11.2. Seyfert 2 Galaxies
The narrow emission lines of Seyfert 2 galaxies cover a large range of ionization. Lines from [OI] to [FeXI] are observed, and the spectrum is similar to the narrow line spectrum of Seyfert 1s. The equivalent width of the lines, relative to the nonstellar continuum, is systematically larger than in Seyfert 1s. The line width distribution is broad, from 250 to 900 km s-1, with an average around 400 km s-1. Blue asymmetry is observed in most lines, being stronger in lines of higher critical density. This again is similar to the observations of Seyfert 1 galaxies, and suggests that the higher density clouds move faster with respect to the central source.
The nonstellar optical, ultraviolet and X-ray continua of Seyfert 2 nuclei are very weak but their ratios are not too different from those in Seyfert 1s, thus the overall continuum shape is similar in the two sub-groups. The extrapolation of the observed ultraviolet continuum to high energies, does not seem to give enough ionizing flux to explain the observed emission lines (i.e. the required covering factor is larger than 1). Thus, there are several indications that much of the nonstellar continuum is not observed by us.
The key to the understanding of the difference between Seyfert 1 and Seyfert 2 galaxies is in recent polarization measurements of these objects. The degree of polarization is small, 1-3%, but when the polarized flux is plotted separately from the rest, as in Fig. 36, it shows, very clearly, a typical Seyfert 1 spectrum, with strong broad emission lines of hydrogen and FeII. The small fraction of polarized flux explains why this detection escaped the notice for many years. Currently there is a handful of Seyfert 2 galaxies showing this phenomenon.
Figure 36. Top: the spectrum of the Seyfert 2 galaxy Mkn 348. Bottom: The polarized flux of Mkn 348, showing the typical broad emission lines (after Miller and Goodrich 1990).
The following physical model for Seyfert 2 galaxies has emerged (Fig. 37). A "normal" Seyfert 1 nucleus, surrounded by its BLR, is situated at the center of the system. A thick torus, of inner radius ~ 1pc and similar thickness, is present too. Most of the torus material is in molecular clouds, that are shielded from the central radiation by dust and by free electrons that evaporate from the clouds. The central BLR is obscured from some observers by the molecular torus. Such observers can only see the small fraction of BLR light that is scattered in their direction. The intensity of the scattered light depends on the Compton depth of the medium, and the degree of polarization on the observer's viewing angle. Some viewing angles are not obscured, and a Seyfert 1 type spectrum is observed. The NLR size greatly exceeds the dimension of the torus, and the narrow emission lines are seen by all observers. However, the NLR illumination and ionization is not isotropic, because of the torus, and the observed NLR is likely to attain a jet-like structure. There are radio observations and narrow emission line maps that support the claim for a jet-like NLR in Seyfert 2 galaxies.
Figure 37. A unified model for Seyfert galaxies. The central source and the BLR are surrounded by a thick torus of molecular gas. The Seyfert 1 galaxies are those objects observed from the pole direction. Seyfert 2 galaxies are those sources whose inner parts can only be seen through reflected radiation.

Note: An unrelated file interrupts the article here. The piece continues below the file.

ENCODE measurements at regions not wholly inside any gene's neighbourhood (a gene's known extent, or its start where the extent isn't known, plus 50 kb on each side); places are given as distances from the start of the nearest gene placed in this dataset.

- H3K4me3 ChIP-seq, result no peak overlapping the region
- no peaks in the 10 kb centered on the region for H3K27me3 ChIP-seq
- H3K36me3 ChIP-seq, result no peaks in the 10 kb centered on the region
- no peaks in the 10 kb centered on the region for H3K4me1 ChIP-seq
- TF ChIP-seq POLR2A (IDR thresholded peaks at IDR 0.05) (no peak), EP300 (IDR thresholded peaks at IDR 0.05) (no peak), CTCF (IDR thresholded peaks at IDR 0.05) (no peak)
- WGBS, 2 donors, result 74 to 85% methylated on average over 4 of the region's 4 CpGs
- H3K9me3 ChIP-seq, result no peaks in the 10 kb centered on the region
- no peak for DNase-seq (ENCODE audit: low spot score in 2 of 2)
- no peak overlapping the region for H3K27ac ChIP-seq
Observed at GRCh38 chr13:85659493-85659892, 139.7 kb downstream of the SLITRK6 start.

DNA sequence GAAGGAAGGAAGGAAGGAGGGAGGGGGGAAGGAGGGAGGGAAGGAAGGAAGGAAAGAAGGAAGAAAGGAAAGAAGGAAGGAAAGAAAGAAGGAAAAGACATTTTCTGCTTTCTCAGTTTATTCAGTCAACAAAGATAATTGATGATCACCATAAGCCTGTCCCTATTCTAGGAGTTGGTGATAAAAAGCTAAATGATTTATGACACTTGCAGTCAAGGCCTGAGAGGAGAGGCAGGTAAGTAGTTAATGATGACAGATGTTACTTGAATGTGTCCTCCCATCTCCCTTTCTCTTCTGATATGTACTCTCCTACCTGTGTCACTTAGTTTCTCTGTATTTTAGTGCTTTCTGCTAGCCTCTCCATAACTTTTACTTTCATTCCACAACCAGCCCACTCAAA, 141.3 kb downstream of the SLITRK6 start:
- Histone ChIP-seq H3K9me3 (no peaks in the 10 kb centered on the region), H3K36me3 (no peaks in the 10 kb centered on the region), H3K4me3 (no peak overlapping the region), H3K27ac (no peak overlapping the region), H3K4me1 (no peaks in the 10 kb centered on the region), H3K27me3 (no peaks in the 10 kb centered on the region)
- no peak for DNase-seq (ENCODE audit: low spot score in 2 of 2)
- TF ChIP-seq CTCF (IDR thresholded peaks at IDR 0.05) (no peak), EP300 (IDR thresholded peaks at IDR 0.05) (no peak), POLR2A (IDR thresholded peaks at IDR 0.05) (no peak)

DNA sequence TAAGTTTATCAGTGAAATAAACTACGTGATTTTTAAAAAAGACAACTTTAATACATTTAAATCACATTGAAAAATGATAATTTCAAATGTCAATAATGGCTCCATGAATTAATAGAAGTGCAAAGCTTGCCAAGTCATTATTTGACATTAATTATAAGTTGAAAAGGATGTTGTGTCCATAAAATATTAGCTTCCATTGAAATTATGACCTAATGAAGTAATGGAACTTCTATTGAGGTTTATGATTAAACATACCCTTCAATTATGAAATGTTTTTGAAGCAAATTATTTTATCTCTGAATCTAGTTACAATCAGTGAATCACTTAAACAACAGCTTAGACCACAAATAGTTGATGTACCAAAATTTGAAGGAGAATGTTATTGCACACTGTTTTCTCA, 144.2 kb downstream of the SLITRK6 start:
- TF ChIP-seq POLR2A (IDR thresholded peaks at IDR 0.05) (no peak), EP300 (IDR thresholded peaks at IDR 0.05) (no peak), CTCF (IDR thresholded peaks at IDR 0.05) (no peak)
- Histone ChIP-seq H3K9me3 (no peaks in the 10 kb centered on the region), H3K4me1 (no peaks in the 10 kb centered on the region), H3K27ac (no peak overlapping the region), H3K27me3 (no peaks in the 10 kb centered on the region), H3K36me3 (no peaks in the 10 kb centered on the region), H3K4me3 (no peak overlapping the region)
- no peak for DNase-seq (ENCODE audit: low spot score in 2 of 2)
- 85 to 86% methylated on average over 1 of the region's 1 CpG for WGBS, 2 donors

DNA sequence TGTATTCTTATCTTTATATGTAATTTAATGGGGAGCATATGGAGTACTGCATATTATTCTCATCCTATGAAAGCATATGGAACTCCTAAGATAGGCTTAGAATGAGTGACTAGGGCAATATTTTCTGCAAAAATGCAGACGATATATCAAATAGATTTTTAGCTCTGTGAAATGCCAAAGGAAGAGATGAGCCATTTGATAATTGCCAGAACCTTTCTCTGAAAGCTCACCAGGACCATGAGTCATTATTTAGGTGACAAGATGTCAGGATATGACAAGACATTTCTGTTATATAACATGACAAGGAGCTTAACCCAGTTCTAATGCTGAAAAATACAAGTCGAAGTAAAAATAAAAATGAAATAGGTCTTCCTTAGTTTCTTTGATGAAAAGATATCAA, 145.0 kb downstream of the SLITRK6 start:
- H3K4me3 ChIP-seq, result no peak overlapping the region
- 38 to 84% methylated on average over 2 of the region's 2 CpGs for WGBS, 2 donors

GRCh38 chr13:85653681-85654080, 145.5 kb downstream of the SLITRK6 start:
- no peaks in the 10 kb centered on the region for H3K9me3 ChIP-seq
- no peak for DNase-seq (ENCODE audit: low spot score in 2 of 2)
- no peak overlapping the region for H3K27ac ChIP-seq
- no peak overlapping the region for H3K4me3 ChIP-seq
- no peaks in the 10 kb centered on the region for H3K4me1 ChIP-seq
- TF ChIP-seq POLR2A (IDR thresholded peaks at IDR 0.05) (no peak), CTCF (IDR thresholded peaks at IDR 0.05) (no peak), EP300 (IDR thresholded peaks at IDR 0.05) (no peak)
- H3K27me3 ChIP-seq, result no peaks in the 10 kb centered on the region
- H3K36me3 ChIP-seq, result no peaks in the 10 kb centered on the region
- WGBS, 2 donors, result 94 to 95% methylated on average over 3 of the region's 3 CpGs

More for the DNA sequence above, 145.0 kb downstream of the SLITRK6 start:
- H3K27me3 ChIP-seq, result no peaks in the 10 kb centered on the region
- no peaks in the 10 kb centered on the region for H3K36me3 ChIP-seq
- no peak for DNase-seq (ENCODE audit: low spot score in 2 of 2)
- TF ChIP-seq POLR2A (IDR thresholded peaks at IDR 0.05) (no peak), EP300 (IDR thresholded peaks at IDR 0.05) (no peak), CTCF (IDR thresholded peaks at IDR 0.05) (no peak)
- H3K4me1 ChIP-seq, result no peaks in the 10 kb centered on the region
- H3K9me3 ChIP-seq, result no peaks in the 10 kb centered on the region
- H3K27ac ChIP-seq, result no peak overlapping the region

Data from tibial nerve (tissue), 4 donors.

The above model provides a natural explanation for the difference between Seyfert 1 and Seyfert 2 galaxies. One suggestion is that the different viewing direction is the only distinction between the two groups of objects. In this case the thickness and dimension of the torus can be estimated from the relative number of Seyfert 1 and Seyfert 2 galaxies. There are difficulties too, such as several well studied Seyfert 2s where the polarized flux is extremely small and no broad lines are seen. The role of dust is not very clear and heavy reddening is likely to be present, at least in some directions. Light scattered by dust is polarized in a wavelength dependent way, and there are observational ways to test this idea. The Compton depth should be large enough to scatter part of the broad line radiation, but not too large to smear out the line and continuum variability in Seyfert 1 galaxies. There are theoretical uncertainties too, to do with the structure and stability of the torus.
An alternative explanation to the differences between the two groups of galaxies is related to their variability. The broad emission lines of some Seyfert 1 galaxies exhibit a large amplitude variations. In some objects the variability so large that the spectrum at minimum light resembles a Seyfert 2 spectrum. It has been suggested that some Seyfert nuclei spend a large fraction of their active phase in a "turned-off" state, when the ionized flux is too weak to excite the gas. The recombination time of the broad line gas is short and the lines disappear several hours after the continuum decline. The recombination time of the low density gas is long enough to show strong narrow lines many years after the decline. Such an object, with strong narrow lines and weak continuum, will be classified as a Seyfert 2 galaxy. A possible cause for the drop in luminosity is a large decrease in the accretion rate. The big continuum bump observed in broad line AGNs has been attributed to emission from accretion disks. If this is indeed the case then the time scale for its fading is very long. It is hoped that future HST observations will help to decide whether the continuum of Seyfert 2 galaxies shows any sign of such a bump.
To summarize, Seyfert 2 galaxies may be Seyfert 1 nuclei that are hidden in space or in time. This may explain many, perhaps most observed properties of Seyfert 2s. However, we should not neglect the possibility of the presence of genuine narrow line objects, with no BLR at all.